Gold price extended its downside move against the US Dollar, and it looks like XAU/USD may break $1200 for further declines in the near term.
Gold Price Weekly Analysis – More Declines Likely
· Gold price faced a lot of sellers lately and moved below the $1230 level against the US Dollar.
· There is a major resistance formed on the upside at $1230, acting as a barrier.
· The US Consumer Price Index released by the US Bureau of Labor Statistics recently posted an increase of 0.4% in Oct 2016.
Gold Price Technical Analysis
There was an increase in the bearish pressure on Gold price as mentioned in the last analysis. The price moved down below a couple of support levels, including $1240 and $1230 against the US Dollar. It looks like the price may extend the current downside move in the near term.
On the upside, the broke support at $1230 is currently acting as a resistance along with a bearish trend line formed on the 4-hours chart of XAU/USD. Moreover, the 23.6% Fib retracement level of the last decline from the $1337 high to $1205 low is also around the highlighted resistance area at $1230.
It looks like gold price may decline further. A break below $1205 may open the doors for a test of $1200. If sellers remain in control, there is even a chance of a break of the $1200 support.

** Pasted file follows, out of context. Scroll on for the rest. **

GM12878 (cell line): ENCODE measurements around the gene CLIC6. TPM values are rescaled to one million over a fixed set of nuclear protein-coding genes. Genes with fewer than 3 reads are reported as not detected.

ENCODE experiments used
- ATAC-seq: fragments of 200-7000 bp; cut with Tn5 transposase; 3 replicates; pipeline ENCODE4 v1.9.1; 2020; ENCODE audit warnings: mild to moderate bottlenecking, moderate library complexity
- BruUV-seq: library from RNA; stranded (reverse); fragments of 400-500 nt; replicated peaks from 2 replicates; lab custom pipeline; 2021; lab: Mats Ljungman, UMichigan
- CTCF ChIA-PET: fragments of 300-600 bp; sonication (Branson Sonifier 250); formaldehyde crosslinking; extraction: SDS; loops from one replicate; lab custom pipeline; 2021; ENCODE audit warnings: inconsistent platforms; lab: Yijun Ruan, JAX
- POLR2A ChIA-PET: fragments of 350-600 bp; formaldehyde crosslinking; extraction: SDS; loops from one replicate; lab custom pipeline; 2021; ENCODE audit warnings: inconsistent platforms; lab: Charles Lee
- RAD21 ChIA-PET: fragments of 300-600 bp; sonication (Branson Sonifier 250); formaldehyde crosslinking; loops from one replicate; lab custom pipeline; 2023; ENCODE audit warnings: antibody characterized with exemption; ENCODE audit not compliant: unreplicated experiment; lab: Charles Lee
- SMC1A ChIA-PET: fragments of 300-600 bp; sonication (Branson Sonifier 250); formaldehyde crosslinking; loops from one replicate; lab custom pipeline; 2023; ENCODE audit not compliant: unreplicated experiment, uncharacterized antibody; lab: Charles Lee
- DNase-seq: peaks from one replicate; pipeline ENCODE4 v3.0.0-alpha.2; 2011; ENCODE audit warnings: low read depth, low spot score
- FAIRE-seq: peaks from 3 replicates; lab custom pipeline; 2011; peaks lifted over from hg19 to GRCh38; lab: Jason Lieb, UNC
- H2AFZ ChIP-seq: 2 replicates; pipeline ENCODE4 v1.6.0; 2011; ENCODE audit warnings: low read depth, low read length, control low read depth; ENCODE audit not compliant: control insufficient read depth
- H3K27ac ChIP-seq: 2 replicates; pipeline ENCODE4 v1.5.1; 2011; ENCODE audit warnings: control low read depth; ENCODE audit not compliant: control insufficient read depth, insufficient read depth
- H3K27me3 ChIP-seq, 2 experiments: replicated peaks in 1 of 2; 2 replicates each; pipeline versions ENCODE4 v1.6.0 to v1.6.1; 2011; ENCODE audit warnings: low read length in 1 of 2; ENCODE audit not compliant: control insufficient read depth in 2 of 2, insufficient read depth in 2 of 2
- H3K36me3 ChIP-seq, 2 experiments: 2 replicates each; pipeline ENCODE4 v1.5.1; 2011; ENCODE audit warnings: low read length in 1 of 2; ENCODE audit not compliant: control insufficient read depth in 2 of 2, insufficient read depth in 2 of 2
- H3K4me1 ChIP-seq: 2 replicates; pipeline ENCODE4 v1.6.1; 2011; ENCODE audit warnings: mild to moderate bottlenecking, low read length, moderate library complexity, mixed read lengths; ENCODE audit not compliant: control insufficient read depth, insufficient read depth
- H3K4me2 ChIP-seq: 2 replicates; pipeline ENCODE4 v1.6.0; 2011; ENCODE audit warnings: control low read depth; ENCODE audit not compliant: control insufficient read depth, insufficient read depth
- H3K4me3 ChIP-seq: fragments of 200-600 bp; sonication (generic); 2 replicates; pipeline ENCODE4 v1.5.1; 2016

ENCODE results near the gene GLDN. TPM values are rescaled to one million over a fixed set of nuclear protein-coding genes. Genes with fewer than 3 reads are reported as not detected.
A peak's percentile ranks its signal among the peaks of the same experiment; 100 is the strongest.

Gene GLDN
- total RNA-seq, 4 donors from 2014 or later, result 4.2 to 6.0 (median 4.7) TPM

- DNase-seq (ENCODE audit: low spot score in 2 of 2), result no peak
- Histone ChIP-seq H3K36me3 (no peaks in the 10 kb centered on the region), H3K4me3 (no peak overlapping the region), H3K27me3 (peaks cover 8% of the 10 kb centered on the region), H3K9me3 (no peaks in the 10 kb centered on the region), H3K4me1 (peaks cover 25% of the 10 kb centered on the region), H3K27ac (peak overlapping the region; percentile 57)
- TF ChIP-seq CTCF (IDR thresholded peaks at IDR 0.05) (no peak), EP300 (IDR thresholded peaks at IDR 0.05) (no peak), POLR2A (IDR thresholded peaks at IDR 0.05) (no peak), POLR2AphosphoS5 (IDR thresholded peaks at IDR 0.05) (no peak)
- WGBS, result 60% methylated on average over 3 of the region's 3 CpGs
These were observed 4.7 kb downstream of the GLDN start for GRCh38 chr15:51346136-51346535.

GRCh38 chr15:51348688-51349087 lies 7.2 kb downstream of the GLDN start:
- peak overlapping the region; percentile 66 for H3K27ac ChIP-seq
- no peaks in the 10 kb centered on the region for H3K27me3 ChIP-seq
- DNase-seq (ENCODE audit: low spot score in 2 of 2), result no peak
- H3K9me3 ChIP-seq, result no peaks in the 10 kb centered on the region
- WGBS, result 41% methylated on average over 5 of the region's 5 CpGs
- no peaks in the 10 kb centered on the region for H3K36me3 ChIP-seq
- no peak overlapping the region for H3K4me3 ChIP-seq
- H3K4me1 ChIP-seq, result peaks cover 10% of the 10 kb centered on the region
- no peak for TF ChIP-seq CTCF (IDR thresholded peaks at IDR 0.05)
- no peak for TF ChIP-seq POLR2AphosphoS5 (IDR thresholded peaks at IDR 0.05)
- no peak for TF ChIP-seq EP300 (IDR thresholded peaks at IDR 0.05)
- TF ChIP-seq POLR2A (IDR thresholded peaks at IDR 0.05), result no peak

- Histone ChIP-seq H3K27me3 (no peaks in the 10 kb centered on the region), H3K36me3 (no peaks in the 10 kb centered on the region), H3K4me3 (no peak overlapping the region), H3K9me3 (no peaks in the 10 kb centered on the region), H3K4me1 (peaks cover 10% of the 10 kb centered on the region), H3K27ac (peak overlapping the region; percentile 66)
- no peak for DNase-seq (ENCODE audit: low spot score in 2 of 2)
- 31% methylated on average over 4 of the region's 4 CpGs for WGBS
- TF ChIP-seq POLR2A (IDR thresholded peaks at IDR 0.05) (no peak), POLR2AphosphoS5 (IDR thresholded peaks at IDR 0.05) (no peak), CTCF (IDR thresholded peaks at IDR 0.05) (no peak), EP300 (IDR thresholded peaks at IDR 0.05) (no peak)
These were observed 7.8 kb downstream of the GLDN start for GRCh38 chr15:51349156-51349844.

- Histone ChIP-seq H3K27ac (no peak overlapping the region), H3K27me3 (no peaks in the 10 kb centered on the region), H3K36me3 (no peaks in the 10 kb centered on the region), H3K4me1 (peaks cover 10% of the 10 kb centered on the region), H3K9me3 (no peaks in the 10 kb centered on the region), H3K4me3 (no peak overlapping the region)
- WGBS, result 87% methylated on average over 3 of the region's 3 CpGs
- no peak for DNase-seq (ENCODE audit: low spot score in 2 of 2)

Trade Idea – If you are looking to enter a sell trade, then consider it on rallies near the highlighted resistance area with a stop of a close above it.
Recently, the US saw a major release of the Consumer Price Index by the US Bureau of Labor Statistics. The market was poised for a rise of 0.3%, but the outcome was positive, as there was an increase of 0.4% in Oct 2016, compared with Sep 2016.
The report stated that “The energy index increased 3.5 percent, its largest advance since February 2013. The indexes for fuel oil and gasoline were up 5.9 percent and 7.0 percent, respectively, while the indexes for electricity and natural gas saw relatively smaller increases of 0.4 percent and 0.9 percent.“
Overall, the bearish pressure on Gold price is here to stay, and there can be more declines in the near term.